With the 2012 playoffs underway, our thoughts have fortunately turned from the unpleasantness of the lockout to the entertaining play on the court. NBA Commissioner David Stern offered an interview with Bloomberg TV's Al Hunt this past weekend on May 4th to offer up his thoughts on the business of the NBA, how the season has progressed, and where he thinks things are headed. Take a look at the entire interview below, but I have also extracted a few of the topics and offer a little bit of commentary. If you would like to take a look at Stern's last visit with Bloomberg TV, you can find the discussion and analysis HERE.
Are NBA teams still losing money?
David Stern: This year we will probably have about ten teams losing money. And next year, I hope that the number will be down to under five. And then after that, I would expect that all of our teams will have the opportunity to make money.
Under our new collective bargaining agreement, we have in place a system where those teams can clearly compete. There is a very high tax that will be imposed after next season, where if you wind up paying a player $30 million above the tax level, there is another $70 million in taxes due.
We think that that will tend to press down the salary level among the top teams. In addition, the highest-grossing teams will be redistributing well over $200 million through revenue sharing to the smaller teams. So we think as a competitive matter, as an economic matter, we have leveled the playing field.
According to the league's official position last summer, about 22 teams were losing money to the tune of around $370 million cumulatively. Stern believes that this number should be cut in half after year one and then reduce by 50% the following year, etc. Eventually all teams should have the opportunity to make money, the implication being that teams that opt to willingly go over the soft cap and pay the tax can do so, but it is at their respective discretion.
The question though is, does Stern's claim hold water? Can the change in BRI, combined with revenue sharing, really make that much of a difference in a single year?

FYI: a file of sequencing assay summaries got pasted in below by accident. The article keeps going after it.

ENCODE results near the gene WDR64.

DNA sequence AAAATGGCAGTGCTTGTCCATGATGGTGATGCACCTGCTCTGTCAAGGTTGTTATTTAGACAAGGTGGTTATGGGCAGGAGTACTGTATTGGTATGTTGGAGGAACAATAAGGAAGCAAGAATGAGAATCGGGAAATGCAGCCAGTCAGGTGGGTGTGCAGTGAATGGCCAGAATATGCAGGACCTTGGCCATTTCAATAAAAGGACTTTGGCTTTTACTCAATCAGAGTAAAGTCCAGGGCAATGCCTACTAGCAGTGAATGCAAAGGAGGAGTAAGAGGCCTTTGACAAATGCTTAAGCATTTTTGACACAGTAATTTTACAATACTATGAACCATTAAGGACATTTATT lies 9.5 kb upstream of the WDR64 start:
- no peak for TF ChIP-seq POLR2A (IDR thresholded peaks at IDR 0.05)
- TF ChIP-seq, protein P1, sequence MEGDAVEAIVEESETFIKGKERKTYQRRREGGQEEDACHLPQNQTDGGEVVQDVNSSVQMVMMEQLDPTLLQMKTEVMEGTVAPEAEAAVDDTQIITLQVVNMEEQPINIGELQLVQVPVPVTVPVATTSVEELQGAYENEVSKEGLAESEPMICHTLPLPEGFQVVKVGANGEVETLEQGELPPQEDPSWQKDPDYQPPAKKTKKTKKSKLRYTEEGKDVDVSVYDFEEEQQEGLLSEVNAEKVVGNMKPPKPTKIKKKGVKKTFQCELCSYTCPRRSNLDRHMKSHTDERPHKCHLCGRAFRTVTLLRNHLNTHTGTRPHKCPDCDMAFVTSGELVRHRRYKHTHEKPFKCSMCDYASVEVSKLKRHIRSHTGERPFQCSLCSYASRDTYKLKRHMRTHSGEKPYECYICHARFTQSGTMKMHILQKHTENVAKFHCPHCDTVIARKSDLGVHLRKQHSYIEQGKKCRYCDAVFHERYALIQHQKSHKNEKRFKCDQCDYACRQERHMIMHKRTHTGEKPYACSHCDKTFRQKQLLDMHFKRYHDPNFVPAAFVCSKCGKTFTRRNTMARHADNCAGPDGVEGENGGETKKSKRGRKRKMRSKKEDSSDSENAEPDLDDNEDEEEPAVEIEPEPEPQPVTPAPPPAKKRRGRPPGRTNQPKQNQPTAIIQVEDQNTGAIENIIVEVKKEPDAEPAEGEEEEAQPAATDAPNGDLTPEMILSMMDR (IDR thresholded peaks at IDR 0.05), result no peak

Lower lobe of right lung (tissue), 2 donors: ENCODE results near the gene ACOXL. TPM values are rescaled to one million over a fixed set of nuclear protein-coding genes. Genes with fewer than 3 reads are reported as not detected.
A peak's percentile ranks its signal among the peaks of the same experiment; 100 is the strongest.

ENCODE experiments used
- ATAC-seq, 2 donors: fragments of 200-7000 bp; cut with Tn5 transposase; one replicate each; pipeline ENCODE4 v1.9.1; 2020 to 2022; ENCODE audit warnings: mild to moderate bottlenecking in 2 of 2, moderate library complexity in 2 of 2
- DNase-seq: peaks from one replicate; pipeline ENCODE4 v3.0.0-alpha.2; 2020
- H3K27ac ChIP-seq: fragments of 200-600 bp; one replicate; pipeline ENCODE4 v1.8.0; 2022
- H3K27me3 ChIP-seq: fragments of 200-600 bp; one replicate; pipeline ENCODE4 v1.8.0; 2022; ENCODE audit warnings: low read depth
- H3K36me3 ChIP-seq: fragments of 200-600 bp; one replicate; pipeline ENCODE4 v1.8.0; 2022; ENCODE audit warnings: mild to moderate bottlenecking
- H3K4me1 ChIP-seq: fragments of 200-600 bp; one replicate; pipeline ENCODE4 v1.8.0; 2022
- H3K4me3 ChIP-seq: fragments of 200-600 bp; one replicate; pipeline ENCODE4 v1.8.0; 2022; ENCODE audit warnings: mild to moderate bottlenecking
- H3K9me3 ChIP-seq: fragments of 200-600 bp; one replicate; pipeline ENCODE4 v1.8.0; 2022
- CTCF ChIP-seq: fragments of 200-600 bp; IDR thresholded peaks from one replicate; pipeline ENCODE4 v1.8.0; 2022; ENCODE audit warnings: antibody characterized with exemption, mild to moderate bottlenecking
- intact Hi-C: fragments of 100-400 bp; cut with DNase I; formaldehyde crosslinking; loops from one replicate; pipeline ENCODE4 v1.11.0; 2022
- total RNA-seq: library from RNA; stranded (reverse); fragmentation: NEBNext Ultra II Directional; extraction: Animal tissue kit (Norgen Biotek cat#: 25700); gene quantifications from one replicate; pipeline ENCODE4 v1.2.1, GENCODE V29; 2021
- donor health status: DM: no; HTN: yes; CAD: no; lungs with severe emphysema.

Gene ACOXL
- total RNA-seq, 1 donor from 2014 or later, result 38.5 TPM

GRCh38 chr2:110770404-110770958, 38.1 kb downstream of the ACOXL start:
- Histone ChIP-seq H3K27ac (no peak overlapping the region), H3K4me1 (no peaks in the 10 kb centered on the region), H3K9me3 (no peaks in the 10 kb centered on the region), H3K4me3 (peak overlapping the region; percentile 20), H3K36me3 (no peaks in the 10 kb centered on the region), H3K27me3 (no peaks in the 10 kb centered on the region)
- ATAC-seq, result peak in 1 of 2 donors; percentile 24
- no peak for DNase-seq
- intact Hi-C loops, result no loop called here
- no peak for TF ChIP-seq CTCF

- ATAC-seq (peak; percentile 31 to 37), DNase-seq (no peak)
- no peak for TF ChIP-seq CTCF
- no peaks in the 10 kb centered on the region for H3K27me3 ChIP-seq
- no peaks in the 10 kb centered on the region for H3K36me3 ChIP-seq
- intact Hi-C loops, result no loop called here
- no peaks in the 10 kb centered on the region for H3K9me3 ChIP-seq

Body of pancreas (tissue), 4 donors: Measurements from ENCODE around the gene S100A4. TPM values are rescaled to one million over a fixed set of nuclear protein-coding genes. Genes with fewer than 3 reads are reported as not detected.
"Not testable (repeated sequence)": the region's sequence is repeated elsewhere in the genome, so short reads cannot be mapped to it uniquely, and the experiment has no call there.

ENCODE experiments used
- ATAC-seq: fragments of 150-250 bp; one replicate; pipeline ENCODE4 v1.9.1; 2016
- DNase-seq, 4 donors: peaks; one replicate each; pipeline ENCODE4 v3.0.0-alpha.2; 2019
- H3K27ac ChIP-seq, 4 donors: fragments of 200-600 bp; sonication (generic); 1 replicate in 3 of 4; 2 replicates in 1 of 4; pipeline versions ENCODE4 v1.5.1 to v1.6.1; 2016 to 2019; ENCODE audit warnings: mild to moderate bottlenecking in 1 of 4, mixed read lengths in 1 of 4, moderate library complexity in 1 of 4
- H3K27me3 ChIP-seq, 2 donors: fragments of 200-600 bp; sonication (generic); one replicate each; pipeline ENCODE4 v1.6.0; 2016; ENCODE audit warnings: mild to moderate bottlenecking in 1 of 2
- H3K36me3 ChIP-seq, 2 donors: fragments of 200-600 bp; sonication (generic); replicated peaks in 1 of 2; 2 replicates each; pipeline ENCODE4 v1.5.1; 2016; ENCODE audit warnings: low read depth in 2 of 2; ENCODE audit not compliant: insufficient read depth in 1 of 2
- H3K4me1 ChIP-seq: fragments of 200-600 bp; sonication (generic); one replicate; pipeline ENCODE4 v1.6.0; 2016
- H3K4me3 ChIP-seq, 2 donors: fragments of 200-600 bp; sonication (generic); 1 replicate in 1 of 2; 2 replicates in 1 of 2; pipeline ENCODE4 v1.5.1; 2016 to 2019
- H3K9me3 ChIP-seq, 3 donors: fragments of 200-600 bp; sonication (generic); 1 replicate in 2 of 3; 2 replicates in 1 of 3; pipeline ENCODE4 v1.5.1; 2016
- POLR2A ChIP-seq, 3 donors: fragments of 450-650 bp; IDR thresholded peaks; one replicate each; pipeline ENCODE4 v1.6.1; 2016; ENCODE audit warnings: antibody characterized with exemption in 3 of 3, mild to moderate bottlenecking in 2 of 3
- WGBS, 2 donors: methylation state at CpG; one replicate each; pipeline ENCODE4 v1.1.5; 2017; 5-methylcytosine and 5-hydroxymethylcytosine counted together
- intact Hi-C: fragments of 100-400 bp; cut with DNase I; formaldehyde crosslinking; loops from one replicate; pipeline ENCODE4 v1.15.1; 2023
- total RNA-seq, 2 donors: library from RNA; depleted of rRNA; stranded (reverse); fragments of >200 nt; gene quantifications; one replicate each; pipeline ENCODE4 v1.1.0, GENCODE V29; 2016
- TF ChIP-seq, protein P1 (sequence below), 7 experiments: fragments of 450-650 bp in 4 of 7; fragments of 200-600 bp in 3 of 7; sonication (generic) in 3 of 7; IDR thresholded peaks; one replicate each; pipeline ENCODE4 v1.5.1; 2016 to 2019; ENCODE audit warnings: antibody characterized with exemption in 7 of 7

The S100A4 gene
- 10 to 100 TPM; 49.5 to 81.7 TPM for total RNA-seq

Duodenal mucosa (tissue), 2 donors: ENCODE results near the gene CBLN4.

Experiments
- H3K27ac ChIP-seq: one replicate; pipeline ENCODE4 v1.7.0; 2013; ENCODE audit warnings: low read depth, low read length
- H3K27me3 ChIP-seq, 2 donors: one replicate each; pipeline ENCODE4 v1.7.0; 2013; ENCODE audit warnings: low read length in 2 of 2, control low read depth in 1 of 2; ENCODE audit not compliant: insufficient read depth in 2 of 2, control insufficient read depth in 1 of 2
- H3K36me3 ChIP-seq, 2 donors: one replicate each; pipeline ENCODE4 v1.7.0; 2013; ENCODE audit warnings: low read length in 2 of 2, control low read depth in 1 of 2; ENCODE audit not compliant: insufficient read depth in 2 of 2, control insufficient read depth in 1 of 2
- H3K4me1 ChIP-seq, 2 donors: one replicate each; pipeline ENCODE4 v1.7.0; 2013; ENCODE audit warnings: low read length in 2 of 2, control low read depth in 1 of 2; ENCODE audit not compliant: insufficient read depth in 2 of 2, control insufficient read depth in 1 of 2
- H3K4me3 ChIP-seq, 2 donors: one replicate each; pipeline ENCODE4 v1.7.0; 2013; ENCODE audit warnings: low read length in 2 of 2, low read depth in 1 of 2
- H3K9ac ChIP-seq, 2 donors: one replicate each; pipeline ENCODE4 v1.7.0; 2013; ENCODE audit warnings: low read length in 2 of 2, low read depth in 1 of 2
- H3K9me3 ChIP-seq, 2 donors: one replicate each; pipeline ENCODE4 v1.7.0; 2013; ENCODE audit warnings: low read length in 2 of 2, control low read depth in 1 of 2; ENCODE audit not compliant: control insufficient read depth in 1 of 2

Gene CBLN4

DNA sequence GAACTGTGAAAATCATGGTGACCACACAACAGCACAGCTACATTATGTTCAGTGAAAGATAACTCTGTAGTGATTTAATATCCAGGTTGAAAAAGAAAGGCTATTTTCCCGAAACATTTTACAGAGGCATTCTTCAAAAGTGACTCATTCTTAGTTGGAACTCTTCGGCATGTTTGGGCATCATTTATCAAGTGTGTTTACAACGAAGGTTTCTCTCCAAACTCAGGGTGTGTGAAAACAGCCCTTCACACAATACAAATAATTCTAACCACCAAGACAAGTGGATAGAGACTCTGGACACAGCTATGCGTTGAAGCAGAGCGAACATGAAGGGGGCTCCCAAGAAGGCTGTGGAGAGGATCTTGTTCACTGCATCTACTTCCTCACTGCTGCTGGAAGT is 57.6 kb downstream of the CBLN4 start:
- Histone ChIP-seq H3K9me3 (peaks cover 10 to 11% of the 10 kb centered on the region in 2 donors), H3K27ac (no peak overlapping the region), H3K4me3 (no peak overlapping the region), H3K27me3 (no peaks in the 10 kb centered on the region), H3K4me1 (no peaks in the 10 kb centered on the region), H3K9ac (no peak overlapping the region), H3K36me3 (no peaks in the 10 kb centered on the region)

It is impossible to know definitively, since we don't have the actual numbers the teams or the league uses to determine this measure, but we can do some back of the envelope calculations. To make sense of it, I inquired of resident smart guy Tim Donahue of the Pacers site Eight Points, Nine Seconds, and the answer is convoluted at best. A few things Tim pointed out to me that have to be taken into consideration are:
- The BRI split, which was lowered from 57% to 51.15% in year one. This alone could shift anywhere from $150 to $200 million from the players to the teams. Given that some of the teams' losses were small, such a shift could easily move a team out of the red into the black.
- That said, we don't yet know how the impact of the lockout will have impacted the revenue stream from the season. The overall slice of pie that teams take might have changed, but if the overall pie shrunk (at least for a season) then continuing expenses from years past could still put a dent in things.
- TV ratings have been up, but with the loss of games we do not yet know how lost TV revenue from fewer games will have impacted the bottom line.
- By the same token, gate receipts will be down as well since each team lost at least eight home games (excluding playoffs).
- New elements in contracts such as the amnesty clause will have an effect in teams' accounting, which puts them on more stable ground in terms of negotiating ability and credit rating, but it will not have any effect on actual cash flows (amnestied players don't get their contracts voided, it's just that the teams can remove it from their salary cap for tax purposes).
In regards to the Metta World Peace incident involving James Harden, does the NBA need to get tougher on in-game violence, as compared to other leagues such as the NFL?
Stern: No. Actually, I think the recent incident demonstrates how much we have squeezed violence out of the NBA. We suspend a player automatically for leaving the bench to join a fight. You throw a punch, you get suspended, whether it hits or not. We have escalated, you know, the ability of refs to give flagrant fouls, too, that results in usually getting thrown out of the game and a one-game suspension.
We think our system works fine. When we deal with errant acts, in the case of the gentleman formerly known as Ron Artest, he was a repeat offender. And we dealt harshly, I think, with a seven-game suspension.
The pro basketball game is obviously fundamentally different from the way football is played so the debate is kind of apples and oranges, but Stern does make a good argument. The fact that serious non-basketball aggression on the court has greatly diminished since the infamous Malice at the Palace is a good indication that the NBA has been on the right train of thought.